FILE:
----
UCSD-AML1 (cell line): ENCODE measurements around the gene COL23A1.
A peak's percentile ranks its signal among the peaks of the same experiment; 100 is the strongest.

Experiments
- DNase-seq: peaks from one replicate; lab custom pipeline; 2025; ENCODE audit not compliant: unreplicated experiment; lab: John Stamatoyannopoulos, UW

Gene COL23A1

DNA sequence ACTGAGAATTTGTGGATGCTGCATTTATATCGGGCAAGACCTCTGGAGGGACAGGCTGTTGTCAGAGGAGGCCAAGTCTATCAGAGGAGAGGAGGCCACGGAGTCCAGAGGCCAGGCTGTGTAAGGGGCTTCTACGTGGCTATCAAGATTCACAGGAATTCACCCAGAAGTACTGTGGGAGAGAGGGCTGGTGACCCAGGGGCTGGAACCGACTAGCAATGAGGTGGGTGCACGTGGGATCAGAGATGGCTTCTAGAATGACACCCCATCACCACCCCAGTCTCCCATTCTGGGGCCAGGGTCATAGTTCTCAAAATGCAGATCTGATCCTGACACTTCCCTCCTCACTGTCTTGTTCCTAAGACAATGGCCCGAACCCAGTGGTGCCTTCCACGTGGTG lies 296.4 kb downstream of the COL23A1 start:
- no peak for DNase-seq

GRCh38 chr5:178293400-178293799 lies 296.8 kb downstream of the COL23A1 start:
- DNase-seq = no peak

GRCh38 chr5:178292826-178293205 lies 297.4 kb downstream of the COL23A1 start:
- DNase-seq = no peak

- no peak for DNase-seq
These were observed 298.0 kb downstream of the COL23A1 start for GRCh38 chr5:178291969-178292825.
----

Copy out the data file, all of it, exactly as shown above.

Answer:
UCSD-AML1 (cell line): ENCODE measurements around the gene COL23A1.
A peak's percentile ranks its signal among the peaks of the same experiment; 100 is the strongest.

Experiments
- DNase-seq: peaks from one replicate; lab custom pipeline; 2025; ENCODE audit not compliant: unreplicated experiment; lab: John Stamatoyannopoulos, UW

Gene COL23A1

DNA sequence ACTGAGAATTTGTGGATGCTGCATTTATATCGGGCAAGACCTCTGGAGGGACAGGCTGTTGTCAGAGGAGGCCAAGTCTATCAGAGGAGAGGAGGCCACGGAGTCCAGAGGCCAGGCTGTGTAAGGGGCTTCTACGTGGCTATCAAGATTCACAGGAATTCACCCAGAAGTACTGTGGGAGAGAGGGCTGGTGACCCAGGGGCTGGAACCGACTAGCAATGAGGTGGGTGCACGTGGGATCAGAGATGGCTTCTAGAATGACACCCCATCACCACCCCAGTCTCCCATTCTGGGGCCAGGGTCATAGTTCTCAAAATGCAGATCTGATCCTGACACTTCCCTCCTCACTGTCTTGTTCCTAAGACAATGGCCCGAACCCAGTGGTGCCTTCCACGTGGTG lies 296.4 kb downstream of the COL23A1 start:
- no peak for DNase-seq

GRCh38 chr5:178293400-178293799 lies 296.8 kb downstream of the COL23A1 start:
- DNase-seq = no peak

GRCh38 chr5:178292826-178293205 lies 297.4 kb downstream of the COL23A1 start:
- DNase-seq = no peak

- no peak for DNase-seq
These were observed 298.0 kb downstream of the COL23A1 start for GRCh38 chr5:178291969-178292825.